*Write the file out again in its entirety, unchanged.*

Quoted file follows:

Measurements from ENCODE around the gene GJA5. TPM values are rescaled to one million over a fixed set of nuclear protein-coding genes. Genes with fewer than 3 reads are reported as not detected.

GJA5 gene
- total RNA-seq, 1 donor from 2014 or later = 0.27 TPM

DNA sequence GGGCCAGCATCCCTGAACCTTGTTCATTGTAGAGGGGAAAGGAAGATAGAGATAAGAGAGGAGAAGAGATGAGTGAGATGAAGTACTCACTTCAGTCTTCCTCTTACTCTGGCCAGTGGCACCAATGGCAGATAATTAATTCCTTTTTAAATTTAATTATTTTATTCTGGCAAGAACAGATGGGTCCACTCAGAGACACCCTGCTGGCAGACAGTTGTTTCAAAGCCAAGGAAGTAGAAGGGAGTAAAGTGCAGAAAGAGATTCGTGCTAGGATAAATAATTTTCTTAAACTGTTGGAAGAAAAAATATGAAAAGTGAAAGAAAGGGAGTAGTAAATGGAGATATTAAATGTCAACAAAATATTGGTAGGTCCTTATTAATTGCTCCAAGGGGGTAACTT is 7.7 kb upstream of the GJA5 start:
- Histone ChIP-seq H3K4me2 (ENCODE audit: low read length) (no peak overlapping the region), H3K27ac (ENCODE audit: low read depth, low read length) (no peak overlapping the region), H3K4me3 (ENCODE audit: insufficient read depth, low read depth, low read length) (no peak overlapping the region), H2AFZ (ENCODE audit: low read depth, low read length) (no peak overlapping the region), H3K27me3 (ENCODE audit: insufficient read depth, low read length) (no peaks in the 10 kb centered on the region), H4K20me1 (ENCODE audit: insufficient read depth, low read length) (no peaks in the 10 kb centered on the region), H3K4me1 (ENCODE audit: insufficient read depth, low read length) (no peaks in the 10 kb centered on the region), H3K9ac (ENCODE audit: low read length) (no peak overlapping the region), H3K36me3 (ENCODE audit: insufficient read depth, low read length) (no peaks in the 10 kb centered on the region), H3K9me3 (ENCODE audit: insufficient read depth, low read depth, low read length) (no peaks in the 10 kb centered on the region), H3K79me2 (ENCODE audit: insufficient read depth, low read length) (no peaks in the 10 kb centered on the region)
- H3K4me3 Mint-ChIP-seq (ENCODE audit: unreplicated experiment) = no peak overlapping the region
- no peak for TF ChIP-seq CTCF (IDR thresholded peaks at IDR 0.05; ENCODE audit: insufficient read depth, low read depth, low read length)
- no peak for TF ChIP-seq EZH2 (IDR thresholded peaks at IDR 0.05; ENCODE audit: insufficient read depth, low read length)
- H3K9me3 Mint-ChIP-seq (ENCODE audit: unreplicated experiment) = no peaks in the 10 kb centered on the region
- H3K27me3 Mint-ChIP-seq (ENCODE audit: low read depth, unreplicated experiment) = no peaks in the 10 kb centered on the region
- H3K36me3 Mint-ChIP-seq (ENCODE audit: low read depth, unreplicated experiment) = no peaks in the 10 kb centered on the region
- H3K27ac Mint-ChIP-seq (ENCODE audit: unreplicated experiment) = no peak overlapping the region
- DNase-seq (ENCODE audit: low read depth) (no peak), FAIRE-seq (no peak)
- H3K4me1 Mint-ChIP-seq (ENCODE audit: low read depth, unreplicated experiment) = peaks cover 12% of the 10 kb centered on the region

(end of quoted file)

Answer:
Measurements from ENCODE around the gene GJA5. TPM values are rescaled to one million over a fixed set of nuclear protein-coding genes. Genes with fewer than 3 reads are reported as not detected.

GJA5 gene
- total RNA-seq, 1 donor from 2014 or later = 0.27 TPM

DNA sequence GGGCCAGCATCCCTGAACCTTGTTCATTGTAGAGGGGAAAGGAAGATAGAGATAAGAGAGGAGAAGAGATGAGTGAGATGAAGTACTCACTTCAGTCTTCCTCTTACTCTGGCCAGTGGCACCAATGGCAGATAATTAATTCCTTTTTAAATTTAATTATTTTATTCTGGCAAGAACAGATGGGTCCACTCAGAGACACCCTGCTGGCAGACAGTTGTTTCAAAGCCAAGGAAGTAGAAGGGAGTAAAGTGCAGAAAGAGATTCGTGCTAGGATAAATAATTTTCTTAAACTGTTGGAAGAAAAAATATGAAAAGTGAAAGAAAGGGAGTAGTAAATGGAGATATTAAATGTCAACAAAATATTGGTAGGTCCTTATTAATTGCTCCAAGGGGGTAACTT is 7.7 kb upstream of the GJA5 start:
- Histone ChIP-seq H3K4me2 (ENCODE audit: low read length) (no peak overlapping the region), H3K27ac (ENCODE audit: low read depth, low read length) (no peak overlapping the region), H3K4me3 (ENCODE audit: insufficient read depth, low read depth, low read length) (no peak overlapping the region), H2AFZ (ENCODE audit: low read depth, low read length) (no peak overlapping the region), H3K27me3 (ENCODE audit: insufficient read depth, low read length) (no peaks in the 10 kb centered on the region), H4K20me1 (ENCODE audit: insufficient read depth, low read length) (no peaks in the 10 kb centered on the region), H3K4me1 (ENCODE audit: insufficient read depth, low read length) (no peaks in the 10 kb centered on the region), H3K9ac (ENCODE audit: low read length) (no peak overlapping the region), H3K36me3 (ENCODE audit: insufficient read depth, low read length) (no peaks in the 10 kb centered on the region), H3K9me3 (ENCODE audit: insufficient read depth, low read depth, low read length) (no peaks in the 10 kb centered on the region), H3K79me2 (ENCODE audit: insufficient read depth, low read length) (no peaks in the 10 kb centered on the region)
- H3K4me3 Mint-ChIP-seq (ENCODE audit: unreplicated experiment) = no peak overlapping the region
- no peak for TF ChIP-seq CTCF (IDR thresholded peaks at IDR 0.05; ENCODE audit: insufficient read depth, low read depth, low read length)
- no peak for TF ChIP-seq EZH2 (IDR thresholded peaks at IDR 0.05; ENCODE audit: insufficient read depth, low read length)
- H3K9me3 Mint-ChIP-seq (ENCODE audit: unreplicated experiment) = no peaks in the 10 kb centered on the region
- H3K27me3 Mint-ChIP-seq (ENCODE audit: low read depth, unreplicated experiment) = no peaks in the 10 kb centered on the region
- H3K36me3 Mint-ChIP-seq (ENCODE audit: low read depth, unreplicated experiment) = no peaks in the 10 kb centered on the region
- H3K27ac Mint-ChIP-seq (ENCODE audit: unreplicated experiment) = no peak overlapping the region
- DNase-seq (ENCODE audit: low read depth) (no peak), FAIRE-seq (no peak)
- H3K4me1 Mint-ChIP-seq (ENCODE audit: low read depth, unreplicated experiment) = peaks cover 12% of the 10 kb centered on the region